Halted for four months due to coronavirus restrictions, Italy's Costa Cruises relaunched Saturday to the joy and relief of cruise fans and the industry.
The flagship Costa Smeralda will set off from the northwestern port of Savona at 6 p.m. (4 p.m. GMT) after being landbound since December 20, when the Italian government banned cruises during the holiday season due to the coronavirus crisis.
An enthused Roberta Cappelletti, a 60-year-old singer, came all the way from northeastern Predappio to take the cruise.
"It is a great emotion, I am moved to tears being able to cruise again – it's like a renaissance for me," she said before taking her coronavirus test so she could hop on board.
Enrico Bergamini, a 35-year-old bank employee from Genoa, was also excited.
"This cruise has a symbolic value for the recovery of Italy's tourism sector, I absolutely had to be here," he said with a smile.
The ship will set off with around 1,500 passengers onboard – a quarter of its full capacity.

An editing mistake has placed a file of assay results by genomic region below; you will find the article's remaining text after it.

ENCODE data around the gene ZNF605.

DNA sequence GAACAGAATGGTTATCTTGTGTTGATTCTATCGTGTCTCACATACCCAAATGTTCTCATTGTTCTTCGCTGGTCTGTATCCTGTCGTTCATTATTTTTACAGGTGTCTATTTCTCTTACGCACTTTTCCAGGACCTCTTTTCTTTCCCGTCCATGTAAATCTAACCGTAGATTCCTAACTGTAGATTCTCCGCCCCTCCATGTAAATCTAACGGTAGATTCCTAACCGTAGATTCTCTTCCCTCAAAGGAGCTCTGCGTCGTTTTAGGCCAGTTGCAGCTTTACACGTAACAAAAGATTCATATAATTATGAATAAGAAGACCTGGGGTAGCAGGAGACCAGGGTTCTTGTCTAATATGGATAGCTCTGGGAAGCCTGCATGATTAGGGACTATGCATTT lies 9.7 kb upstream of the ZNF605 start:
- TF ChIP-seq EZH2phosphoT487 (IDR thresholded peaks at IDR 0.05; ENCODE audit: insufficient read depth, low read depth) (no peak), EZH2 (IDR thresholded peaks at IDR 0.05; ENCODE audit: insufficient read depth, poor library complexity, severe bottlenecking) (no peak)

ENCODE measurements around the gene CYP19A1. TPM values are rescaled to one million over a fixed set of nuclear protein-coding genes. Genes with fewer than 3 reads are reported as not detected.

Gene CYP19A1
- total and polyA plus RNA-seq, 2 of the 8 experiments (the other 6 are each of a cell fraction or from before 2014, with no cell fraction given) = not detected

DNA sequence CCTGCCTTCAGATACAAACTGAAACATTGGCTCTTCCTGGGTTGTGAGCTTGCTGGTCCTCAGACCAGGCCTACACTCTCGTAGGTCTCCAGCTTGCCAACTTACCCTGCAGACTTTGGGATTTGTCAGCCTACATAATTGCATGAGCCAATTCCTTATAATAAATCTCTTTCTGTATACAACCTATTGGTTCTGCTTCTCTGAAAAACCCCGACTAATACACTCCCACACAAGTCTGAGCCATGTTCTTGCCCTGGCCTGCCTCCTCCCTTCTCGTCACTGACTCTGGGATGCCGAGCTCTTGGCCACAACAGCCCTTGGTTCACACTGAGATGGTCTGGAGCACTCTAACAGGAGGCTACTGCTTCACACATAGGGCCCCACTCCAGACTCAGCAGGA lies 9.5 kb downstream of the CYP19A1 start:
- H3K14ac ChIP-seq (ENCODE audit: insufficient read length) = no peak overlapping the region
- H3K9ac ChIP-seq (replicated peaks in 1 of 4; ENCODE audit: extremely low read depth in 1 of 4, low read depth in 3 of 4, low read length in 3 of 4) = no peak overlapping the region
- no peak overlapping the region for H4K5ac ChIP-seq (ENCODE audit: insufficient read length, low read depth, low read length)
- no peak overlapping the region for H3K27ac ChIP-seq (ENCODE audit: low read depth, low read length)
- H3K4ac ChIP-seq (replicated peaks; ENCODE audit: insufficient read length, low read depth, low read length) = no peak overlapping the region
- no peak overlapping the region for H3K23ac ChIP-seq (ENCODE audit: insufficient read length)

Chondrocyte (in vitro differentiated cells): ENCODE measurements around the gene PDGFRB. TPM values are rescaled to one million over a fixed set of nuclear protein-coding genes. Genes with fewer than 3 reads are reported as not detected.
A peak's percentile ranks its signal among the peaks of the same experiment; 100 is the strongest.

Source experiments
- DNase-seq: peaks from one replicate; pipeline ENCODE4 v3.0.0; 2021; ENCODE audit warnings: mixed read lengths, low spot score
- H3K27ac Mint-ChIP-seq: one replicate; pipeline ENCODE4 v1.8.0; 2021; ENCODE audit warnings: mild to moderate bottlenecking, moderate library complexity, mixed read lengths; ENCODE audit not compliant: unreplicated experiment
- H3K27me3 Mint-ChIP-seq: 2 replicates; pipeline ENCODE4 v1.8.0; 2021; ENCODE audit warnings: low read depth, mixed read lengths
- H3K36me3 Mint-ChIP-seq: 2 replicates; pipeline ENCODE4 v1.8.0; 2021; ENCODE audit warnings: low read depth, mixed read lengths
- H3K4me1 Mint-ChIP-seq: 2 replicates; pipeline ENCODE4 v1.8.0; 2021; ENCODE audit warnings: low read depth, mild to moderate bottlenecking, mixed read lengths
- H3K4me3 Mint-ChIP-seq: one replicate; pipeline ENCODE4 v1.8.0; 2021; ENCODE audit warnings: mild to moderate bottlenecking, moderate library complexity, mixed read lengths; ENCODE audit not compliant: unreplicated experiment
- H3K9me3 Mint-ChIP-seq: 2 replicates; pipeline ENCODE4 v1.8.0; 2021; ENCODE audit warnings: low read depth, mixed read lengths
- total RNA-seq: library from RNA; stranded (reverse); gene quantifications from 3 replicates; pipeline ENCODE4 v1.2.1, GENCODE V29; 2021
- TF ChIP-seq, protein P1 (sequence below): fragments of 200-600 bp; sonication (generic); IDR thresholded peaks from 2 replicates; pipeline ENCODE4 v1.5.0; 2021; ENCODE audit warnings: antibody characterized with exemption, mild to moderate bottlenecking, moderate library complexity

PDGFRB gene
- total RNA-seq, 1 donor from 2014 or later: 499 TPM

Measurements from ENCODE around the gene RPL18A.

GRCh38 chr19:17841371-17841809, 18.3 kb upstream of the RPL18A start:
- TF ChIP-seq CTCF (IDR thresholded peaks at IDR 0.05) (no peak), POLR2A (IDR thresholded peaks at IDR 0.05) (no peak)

All passengers and crew will be tested for coronavirus and mask-wearing is mandatory.
The Mediterranean voyage will last from three to seven days, depending on where it stops on the Italian coast – La Spezia, Civitavecchia, Naples, Messina or Cagliari. Absent from many routes is one of the nation's most popular ports, as Italy decreed cruise ships put Venice's lagoon at risk.
Raffaele d'Ambrosio, the head of the French arm of Costa Cruises, said the "desire to set off again is very strong among our customers."
"We receive several hundred bookings every day covering each month until the end of 2022," he told Agence France-Presse (AFP).
"Cruising, like tourism in general, is one of the sectors most affected by the crisis: 2021 will be a year of recovery and by early 2022 we will be waiting for a return to normality."
Costa Cruises isn't the only group setting sail again as Viking Cruises recently moved a ship ported in Italy to Turkey's Bodrum before it launches from Greek Cyprus. Turkey is also preparing for more cruising as Istanbul gets set to open its Galataport project.
The cruise industry has been smashed by pandemic restrictions, suffering a shortfall of $77 billion and shedding 518,000 jobs between just mid-March and September last year, according to the Cruise Lines International Association (CLIA).